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9) Inside the Tardis: The Worlds of Doctor Who, by James Chapman
10) Doctor Who, by Kim Newman

Two books which both claim to go beyond the usual cataloguing of stories and look at the cultural and literary context of Doctor Who. Both take us up to the end of 2005 (Chapman includes "The Christmas Invasion", Newman does not) but start very vigorously from the very beginning in 1963. Both authors declare early on that they are fans and tell us which is the first story they remember watching ("The Dalek Invasion of Earth" for Newman, "The Time Warrior" for Chapman who must obviously therefore be nearer my age).

Newman's book is more gossipy and opinionated (ianmcdonald, for instance, gets an entire footnote to himself, in a comment about a completely different programme) and has lots and lots of illustrations, no doubt contributing to the £12.99 price tag for a paperback with lots of white space on its 118 pages. Newman holds that the series entered terminal decline with the arrival of K9 and so devotes much more time to the first half of the original run. He does succeed rather better than Chapman in linking what was going on in Doctor Who to what else was going on in televised sf at the time, but basically this is a rather thin effort.

Chapman's book is the same price, for 200 dense pages of text and numerous appendices and other apparatus. I thought it was much the better of the two. He goes through each Doctor and each season in chronological order, with reference to the BBC's archives of internal correspondence (where they are available), pointing out the show's connections with other TV drama and with the written sf of the day. He has evoked in me more enthusiasm for the middle Pertwee seasons than I thought possible (though I must finish watching "Inferno" first), and also makes me want to try both "The Celestial Toymaker" and "The Mind Robber".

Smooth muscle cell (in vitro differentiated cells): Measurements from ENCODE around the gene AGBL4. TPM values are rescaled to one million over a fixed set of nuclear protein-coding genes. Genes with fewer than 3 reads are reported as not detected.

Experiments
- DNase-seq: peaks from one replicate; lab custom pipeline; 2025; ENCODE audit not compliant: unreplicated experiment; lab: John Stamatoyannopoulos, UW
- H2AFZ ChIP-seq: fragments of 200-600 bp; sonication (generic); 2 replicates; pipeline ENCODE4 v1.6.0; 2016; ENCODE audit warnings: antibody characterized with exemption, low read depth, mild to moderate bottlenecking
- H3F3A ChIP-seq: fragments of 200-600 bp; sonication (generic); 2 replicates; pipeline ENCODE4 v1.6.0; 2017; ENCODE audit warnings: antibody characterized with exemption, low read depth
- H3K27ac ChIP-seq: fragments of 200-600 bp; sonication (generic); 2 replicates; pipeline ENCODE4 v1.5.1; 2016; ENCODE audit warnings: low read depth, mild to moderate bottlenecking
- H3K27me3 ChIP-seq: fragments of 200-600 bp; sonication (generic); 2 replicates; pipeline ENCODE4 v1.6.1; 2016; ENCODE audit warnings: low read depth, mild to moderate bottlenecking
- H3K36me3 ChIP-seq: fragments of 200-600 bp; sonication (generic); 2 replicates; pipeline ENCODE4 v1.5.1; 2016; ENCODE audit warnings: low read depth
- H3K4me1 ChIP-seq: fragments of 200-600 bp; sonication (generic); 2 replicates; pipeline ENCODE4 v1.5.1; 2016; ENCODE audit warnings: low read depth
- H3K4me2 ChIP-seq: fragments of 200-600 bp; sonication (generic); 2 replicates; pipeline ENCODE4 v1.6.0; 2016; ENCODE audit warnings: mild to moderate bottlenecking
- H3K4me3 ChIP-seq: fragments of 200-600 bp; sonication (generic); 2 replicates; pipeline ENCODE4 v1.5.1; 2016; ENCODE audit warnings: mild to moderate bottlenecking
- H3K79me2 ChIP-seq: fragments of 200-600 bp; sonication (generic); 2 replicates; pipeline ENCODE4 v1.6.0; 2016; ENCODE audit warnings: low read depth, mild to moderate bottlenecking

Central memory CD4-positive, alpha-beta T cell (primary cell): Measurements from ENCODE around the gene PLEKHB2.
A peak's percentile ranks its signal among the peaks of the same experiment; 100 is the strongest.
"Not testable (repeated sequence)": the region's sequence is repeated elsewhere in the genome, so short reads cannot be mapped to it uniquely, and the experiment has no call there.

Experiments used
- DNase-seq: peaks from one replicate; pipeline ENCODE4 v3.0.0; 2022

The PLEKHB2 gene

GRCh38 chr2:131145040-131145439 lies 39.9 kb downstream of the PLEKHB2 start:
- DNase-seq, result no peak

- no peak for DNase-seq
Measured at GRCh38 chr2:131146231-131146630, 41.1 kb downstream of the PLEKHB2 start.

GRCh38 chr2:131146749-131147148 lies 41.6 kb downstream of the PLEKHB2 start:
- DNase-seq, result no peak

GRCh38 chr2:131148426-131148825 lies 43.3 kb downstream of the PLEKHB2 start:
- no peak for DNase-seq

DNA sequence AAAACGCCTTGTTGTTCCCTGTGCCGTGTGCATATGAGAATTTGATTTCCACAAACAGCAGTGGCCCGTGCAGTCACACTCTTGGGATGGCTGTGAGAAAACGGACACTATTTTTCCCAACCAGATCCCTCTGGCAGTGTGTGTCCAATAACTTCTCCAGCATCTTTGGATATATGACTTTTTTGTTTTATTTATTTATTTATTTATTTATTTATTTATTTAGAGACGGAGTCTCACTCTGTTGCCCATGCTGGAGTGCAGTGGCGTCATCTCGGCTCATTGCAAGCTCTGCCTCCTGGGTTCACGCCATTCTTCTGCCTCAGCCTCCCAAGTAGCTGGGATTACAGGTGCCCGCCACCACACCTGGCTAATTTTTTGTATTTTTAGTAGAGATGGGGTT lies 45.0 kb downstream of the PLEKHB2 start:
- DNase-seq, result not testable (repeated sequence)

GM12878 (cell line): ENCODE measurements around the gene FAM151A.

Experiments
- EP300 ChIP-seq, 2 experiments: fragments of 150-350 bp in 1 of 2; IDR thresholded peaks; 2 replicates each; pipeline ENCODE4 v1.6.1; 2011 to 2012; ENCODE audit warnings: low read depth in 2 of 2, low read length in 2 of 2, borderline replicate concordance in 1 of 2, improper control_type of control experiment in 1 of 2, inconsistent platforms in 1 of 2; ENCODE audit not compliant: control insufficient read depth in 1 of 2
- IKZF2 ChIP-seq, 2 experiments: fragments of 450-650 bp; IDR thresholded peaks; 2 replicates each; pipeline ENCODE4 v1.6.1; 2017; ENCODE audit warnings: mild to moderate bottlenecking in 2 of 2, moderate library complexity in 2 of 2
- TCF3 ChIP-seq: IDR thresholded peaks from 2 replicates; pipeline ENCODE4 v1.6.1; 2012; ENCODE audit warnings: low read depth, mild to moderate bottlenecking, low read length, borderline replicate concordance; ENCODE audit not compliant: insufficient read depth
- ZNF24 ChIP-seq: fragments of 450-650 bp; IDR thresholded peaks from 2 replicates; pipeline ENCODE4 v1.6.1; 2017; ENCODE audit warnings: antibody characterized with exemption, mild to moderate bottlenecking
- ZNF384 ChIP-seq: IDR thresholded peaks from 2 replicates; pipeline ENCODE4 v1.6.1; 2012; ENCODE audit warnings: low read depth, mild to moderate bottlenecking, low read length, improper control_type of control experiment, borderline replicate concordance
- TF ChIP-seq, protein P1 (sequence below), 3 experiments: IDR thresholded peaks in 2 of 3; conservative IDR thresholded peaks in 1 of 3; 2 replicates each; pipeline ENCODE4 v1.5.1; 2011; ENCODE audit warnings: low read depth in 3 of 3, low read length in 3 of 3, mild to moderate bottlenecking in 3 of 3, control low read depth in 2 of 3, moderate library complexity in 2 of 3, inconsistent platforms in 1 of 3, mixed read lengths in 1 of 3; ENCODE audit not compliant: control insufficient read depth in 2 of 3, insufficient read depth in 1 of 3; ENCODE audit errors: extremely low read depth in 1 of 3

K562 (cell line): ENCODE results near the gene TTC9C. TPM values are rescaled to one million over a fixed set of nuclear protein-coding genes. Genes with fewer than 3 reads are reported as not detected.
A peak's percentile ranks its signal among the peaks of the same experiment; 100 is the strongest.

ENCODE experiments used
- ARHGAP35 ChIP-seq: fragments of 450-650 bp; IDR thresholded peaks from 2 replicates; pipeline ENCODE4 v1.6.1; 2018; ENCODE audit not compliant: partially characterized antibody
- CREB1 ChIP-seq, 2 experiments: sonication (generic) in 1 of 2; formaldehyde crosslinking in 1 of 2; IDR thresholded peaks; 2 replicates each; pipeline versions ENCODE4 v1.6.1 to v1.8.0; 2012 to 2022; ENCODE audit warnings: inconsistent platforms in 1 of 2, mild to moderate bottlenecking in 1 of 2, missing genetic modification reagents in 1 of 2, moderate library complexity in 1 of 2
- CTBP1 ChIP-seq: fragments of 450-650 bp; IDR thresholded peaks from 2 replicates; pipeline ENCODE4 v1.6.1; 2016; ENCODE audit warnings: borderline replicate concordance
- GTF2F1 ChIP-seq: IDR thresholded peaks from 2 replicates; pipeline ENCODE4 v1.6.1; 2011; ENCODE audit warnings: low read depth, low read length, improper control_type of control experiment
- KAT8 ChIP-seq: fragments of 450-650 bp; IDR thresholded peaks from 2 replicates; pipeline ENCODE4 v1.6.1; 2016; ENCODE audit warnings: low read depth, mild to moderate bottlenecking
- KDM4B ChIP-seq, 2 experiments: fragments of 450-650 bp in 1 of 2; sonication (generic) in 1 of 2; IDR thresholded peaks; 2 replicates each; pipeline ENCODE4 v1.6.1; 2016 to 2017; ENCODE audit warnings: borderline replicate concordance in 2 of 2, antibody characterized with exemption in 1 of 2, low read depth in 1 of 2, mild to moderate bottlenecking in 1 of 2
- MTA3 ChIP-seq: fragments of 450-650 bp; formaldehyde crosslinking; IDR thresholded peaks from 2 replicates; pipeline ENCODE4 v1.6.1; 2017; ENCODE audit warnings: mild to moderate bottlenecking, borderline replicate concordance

However I would have liked more. In the front matter, Chapman asks, "The Doctor may have conquered Daleks, Cybermen and Ice Warriors, but would he survive an encounter with Foucault, Derrida or Deleuze?" We don't really find out the answer to that very interesting question. I was also disappointed that there is no decent review of the existing literature on Doctor Who; there's a bibliography, but this is just a listing with no guidance as to what is worth reading (Chapman makes more effort to describe the much more ephemeral websites). Perhaps there is nothing else at all, other than Tulloch and Alvarado's The Unfolding Text? But I find that difficult to believe. Also there were some irritating proofing errors - "reign" instead of "rein" a couple of times, references to "Ursula Le Guinn" and the surprising news that Alan Moore wrote The Dark Night Returns.

Anyway, I'l look out for more along these lines; recommendations very welcome.


( 6 comments — Leave a comment )
Aug. 12th, 2006 02:13 pm (UTC)
and also makes me want to try both "The Celestial Yoymaker" and "The Mind Robber".

The Mind Robber is one of the all-time greats IMHO.
Aug. 12th, 2006 08:49 pm (UTC)